With $143 left in his bank account, Altucher contemplated suicide. "I equated my self-worth with my net worth," he says, "and I just figured there's no way I'm going to dig myself out of this hole."
Instead of self-destruction, Altucher created himself anew. He dedicated himself to learning about finance, reading over a hundred books about investing. He built a new career as a hedge fund manager, earning writing gigs at TheStreet.com and The Financial Times.
The real estate crisis of 2008 wiped the slate clean. Finding himself with nothing to lose yet again, Altucher began blogging about his riches-to-rags-to-riches-again life story, eventually writing books—18 of them so far—for an audience that had felt the sting of the recession.
Crawling out of the abyss a few times has made Altucher wary of the American Dream. A Cornell and Carnegie Mellon graduate, he scorns higher education as an overpriced luxury. Home ownership is great for the banks, but a lousy deal for home owners. Hedge funds are a scam. He's never had credit card debt because he's never had a credit card.
In keeping with his philosophy of radical self-creation, Altucher's latest identity is a 21st century urban ascetic. He has pared down his possessions, discarding every item he doesn't need. He is determined that nothing get in the way of his chosen life, his best self. Today, he lives in AirBnB rentals and owns fifteen things that he carries in a small canvas bag.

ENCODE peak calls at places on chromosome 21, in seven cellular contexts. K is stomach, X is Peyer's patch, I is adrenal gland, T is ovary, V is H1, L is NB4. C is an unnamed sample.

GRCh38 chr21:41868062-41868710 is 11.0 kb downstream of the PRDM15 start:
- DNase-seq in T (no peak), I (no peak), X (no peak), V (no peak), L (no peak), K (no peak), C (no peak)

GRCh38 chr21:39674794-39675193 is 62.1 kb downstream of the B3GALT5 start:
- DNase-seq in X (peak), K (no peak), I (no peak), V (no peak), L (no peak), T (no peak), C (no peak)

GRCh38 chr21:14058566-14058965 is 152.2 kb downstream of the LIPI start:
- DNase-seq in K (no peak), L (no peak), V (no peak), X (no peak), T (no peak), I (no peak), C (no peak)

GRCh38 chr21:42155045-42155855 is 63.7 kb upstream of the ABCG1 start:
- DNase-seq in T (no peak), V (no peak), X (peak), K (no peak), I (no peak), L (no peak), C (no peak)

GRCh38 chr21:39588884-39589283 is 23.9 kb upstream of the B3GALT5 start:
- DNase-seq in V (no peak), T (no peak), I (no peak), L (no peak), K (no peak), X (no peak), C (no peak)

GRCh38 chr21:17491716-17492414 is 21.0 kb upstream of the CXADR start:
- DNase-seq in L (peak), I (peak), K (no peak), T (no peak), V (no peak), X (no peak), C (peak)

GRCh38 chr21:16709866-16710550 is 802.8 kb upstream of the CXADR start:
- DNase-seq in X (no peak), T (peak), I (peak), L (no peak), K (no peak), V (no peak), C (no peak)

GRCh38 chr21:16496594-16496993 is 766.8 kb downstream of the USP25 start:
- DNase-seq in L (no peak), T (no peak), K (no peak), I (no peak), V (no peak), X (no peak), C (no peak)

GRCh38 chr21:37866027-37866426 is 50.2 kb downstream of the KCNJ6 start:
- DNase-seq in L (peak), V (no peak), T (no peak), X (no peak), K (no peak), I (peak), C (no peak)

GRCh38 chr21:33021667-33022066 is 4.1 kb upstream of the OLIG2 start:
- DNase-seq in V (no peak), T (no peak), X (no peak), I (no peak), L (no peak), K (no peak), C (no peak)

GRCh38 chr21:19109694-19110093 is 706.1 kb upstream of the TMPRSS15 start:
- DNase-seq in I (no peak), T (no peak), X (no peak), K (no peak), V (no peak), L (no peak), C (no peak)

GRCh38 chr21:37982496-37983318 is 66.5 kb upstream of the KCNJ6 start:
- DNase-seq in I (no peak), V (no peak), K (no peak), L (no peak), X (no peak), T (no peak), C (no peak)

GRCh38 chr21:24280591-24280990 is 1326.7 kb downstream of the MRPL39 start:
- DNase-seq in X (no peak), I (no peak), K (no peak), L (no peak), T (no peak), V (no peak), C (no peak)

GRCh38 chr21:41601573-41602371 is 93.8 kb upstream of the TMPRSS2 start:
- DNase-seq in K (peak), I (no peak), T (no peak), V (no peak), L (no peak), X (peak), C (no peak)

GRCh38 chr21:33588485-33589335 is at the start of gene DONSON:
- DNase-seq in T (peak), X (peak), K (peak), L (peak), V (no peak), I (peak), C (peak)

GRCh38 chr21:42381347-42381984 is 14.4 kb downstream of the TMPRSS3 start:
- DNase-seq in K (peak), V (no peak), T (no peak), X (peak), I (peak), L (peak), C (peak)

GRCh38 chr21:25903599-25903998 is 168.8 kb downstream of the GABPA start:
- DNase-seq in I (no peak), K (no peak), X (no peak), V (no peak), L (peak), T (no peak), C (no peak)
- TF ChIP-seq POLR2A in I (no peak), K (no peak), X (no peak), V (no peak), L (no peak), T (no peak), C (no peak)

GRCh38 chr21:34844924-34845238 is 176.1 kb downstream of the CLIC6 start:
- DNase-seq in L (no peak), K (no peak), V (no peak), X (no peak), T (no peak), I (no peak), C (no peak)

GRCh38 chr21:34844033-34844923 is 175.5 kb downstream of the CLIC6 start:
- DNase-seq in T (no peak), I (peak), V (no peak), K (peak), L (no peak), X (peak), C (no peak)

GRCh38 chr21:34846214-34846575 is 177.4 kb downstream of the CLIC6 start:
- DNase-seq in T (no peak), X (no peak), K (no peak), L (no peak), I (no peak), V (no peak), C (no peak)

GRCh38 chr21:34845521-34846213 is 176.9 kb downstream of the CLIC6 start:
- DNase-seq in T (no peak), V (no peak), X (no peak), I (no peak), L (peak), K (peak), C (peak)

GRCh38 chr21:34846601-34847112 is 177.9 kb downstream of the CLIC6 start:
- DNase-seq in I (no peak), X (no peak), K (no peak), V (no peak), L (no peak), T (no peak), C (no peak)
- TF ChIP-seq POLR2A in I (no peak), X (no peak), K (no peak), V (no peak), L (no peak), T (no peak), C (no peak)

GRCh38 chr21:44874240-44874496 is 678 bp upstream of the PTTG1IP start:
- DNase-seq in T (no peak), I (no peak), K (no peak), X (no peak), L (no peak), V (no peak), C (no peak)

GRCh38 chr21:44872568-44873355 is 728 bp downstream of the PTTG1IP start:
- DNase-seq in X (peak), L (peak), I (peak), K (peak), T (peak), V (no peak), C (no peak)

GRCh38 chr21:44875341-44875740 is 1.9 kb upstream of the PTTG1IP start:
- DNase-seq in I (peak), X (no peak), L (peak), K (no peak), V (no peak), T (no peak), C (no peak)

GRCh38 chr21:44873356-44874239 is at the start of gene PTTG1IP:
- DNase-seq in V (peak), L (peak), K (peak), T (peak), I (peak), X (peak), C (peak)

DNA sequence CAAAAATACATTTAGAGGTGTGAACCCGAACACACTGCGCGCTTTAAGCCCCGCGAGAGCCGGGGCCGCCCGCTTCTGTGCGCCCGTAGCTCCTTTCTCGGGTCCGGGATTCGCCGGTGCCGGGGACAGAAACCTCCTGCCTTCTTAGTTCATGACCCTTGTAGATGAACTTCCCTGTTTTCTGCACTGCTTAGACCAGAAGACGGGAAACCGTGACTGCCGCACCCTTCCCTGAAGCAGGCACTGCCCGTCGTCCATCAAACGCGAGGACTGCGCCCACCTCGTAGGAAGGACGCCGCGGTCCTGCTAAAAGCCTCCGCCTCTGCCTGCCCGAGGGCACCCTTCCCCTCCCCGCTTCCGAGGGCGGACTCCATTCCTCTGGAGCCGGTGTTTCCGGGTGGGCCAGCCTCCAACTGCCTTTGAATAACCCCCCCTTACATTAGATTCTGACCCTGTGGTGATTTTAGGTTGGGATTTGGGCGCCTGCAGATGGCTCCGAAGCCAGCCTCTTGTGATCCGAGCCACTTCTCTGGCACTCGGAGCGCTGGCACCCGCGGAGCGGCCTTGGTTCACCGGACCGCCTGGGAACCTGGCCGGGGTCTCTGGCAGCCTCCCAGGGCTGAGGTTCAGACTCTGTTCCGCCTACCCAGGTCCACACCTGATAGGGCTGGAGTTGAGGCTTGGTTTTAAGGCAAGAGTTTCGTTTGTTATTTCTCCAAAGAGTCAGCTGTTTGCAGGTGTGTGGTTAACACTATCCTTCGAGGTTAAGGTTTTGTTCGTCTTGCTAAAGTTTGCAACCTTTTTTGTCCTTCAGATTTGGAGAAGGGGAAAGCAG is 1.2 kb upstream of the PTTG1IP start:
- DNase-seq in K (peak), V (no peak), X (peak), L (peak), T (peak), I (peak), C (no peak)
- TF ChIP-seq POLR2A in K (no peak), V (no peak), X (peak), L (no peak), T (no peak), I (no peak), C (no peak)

Altucher's self-published book about the art of self-creation, Choose Yourself! Be Happy, Make Millions, Live the Dream, charts his life story, detailing how he bounced back, time and again, from disasters personal and financial. Equal parts self-help manual, cautionary tale, and tell-all autobiography, Choose Yourself! challenges us to create the best version of ourselves through a constant process of optimism, authenticity, and hard work.
Edited by Todd Krainin. Hosted by Nick Gillespie. Cameras by Jim Epstein and Krainin.
(image) Unforgettable is a generic but effective thriller of the scorned-woman-goes-postal variety. (Think Fatal Attraction, for starters.) It's the directorial debut of veteran producer Denise Di Novi, who has worked on a number Tim Burton pictures and a couple of cuddly Nicholas Sparks adaptations as well. Her interests would seem to range widely. Still, the sort of story we have here, with its gaudy view of female hysteria, is an unexpected place for such an accomplished woman to launch a directing career—especially since she doesn't seem interested in adding any new twists to this genre, which in the past has been the cause of considerable feminist aggravation.